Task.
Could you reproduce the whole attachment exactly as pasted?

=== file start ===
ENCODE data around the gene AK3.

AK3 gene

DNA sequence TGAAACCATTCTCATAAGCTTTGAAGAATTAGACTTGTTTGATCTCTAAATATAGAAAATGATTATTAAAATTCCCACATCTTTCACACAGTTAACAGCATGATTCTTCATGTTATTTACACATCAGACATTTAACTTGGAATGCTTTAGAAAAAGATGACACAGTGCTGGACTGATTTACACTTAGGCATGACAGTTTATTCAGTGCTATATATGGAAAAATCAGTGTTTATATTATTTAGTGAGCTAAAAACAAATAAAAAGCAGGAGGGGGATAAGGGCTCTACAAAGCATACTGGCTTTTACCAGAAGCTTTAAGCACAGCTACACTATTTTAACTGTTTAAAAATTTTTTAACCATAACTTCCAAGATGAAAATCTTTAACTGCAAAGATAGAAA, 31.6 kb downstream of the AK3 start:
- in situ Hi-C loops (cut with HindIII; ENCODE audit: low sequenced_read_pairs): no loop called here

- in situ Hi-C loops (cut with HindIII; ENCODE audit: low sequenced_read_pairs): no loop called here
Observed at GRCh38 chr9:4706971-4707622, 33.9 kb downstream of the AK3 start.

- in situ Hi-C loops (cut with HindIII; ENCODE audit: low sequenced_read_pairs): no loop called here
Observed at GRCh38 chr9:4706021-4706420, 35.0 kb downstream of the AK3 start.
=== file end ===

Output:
ENCODE data around the gene AK3.

AK3 gene

DNA sequence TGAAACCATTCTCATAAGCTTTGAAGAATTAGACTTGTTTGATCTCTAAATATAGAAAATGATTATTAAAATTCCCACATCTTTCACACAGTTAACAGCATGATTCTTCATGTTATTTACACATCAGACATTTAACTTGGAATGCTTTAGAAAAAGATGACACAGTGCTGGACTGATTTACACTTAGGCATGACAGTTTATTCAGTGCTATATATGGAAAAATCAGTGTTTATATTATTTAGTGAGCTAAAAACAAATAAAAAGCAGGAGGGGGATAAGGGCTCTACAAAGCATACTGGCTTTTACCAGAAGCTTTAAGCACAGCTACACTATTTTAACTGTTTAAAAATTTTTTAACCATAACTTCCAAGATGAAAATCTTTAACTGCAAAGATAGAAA, 31.6 kb downstream of the AK3 start:
- in situ Hi-C loops (cut with HindIII; ENCODE audit: low sequenced_read_pairs): no loop called here

- in situ Hi-C loops (cut with HindIII; ENCODE audit: low sequenced_read_pairs): no loop called here
Observed at GRCh38 chr9:4706971-4707622, 33.9 kb downstream of the AK3 start.

- in situ Hi-C loops (cut with HindIII; ENCODE audit: low sequenced_read_pairs): no loop called here
Observed at GRCh38 chr9:4706021-4706420, 35.0 kb downstream of the AK3 start.